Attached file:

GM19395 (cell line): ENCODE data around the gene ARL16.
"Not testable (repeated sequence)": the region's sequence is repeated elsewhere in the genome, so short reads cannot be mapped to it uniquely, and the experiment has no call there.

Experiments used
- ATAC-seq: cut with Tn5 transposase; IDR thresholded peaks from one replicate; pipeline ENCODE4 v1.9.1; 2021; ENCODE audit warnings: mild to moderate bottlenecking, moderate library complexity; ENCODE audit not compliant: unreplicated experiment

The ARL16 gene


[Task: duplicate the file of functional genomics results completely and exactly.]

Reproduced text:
GM19395 (cell line): ENCODE data around the gene ARL16.
"Not testable (repeated sequence)": the region's sequence is repeated elsewhere in the genome, so short reads cannot be mapped to it uniquely, and the experiment has no call there.

Experiments used
- ATAC-seq: cut with Tn5 transposase; IDR thresholded peaks from one replicate; pipeline ENCODE4 v1.9.1; 2021; ENCODE audit warnings: mild to moderate bottlenecking, moderate library complexity; ENCODE audit not compliant: unreplicated experiment

The ARL16 gene